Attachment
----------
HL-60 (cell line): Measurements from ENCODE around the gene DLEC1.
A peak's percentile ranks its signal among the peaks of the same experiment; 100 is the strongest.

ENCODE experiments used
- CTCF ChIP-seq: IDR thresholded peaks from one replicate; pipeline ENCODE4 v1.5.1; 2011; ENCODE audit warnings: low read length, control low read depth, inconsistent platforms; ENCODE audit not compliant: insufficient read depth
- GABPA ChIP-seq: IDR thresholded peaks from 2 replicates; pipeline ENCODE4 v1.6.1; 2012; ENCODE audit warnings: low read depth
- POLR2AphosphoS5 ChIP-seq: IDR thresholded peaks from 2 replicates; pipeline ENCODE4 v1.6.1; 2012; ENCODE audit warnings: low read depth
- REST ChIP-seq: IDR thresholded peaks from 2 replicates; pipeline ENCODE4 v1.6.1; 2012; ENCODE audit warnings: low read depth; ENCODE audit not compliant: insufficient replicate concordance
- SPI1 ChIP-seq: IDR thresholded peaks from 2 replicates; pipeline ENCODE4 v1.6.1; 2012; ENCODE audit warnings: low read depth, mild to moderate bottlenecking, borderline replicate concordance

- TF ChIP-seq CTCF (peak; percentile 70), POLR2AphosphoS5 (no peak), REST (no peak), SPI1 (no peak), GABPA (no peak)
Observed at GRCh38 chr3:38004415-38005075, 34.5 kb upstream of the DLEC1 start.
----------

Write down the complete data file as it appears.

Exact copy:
HL-60 (cell line): Measurements from ENCODE around the gene DLEC1.
A peak's percentile ranks its signal among the peaks of the same experiment; 100 is the strongest.

ENCODE experiments used
- CTCF ChIP-seq: IDR thresholded peaks from one replicate; pipeline ENCODE4 v1.5.1; 2011; ENCODE audit warnings: low read length, control low read depth, inconsistent platforms; ENCODE audit not compliant: insufficient read depth
- GABPA ChIP-seq: IDR thresholded peaks from 2 replicates; pipeline ENCODE4 v1.6.1; 2012; ENCODE audit warnings: low read depth
- POLR2AphosphoS5 ChIP-seq: IDR thresholded peaks from 2 replicates; pipeline ENCODE4 v1.6.1; 2012; ENCODE audit warnings: low read depth
- REST ChIP-seq: IDR thresholded peaks from 2 replicates; pipeline ENCODE4 v1.6.1; 2012; ENCODE audit warnings: low read depth; ENCODE audit not compliant: insufficient replicate concordance
- SPI1 ChIP-seq: IDR thresholded peaks from 2 replicates; pipeline ENCODE4 v1.6.1; 2012; ENCODE audit warnings: low read depth, mild to moderate bottlenecking, borderline replicate concordance

- TF ChIP-seq CTCF (peak; percentile 70), POLR2AphosphoS5 (no peak), REST (no peak), SPI1 (no peak), GABPA (no peak)
Observed at GRCh38 chr3:38004415-38005075, 34.5 kb upstream of the DLEC1 start.